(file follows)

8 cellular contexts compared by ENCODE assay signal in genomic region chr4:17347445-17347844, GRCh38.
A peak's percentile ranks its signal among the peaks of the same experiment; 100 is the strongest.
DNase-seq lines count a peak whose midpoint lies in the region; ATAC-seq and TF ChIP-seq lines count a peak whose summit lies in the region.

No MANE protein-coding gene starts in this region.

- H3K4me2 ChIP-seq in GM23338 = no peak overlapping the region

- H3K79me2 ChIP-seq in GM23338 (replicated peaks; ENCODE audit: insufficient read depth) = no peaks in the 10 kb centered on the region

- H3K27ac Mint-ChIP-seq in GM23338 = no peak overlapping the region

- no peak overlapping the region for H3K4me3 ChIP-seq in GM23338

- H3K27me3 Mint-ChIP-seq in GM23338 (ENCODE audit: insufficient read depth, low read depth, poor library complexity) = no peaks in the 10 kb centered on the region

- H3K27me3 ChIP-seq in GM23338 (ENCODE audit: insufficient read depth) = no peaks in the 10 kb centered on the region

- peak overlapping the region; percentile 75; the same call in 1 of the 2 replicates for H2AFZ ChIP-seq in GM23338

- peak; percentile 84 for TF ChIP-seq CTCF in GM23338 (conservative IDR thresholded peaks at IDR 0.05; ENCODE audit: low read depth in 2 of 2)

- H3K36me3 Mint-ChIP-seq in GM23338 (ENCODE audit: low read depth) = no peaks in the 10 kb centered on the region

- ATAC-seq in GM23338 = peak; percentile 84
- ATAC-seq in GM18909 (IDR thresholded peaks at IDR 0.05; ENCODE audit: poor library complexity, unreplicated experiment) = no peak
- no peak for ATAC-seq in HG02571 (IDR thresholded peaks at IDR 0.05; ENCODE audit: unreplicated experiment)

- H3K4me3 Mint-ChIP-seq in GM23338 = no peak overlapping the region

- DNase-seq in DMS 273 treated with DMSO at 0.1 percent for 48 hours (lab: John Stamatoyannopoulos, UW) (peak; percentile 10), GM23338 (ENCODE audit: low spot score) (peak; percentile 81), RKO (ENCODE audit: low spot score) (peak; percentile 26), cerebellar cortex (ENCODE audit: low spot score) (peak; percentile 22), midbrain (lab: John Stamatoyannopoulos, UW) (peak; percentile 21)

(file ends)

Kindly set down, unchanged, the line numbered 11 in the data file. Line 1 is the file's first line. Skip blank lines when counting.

- peak overlapping the region; percentile 75; the same call in 1 of the 2 replicates for H2AFZ ChIP-seq in GM23338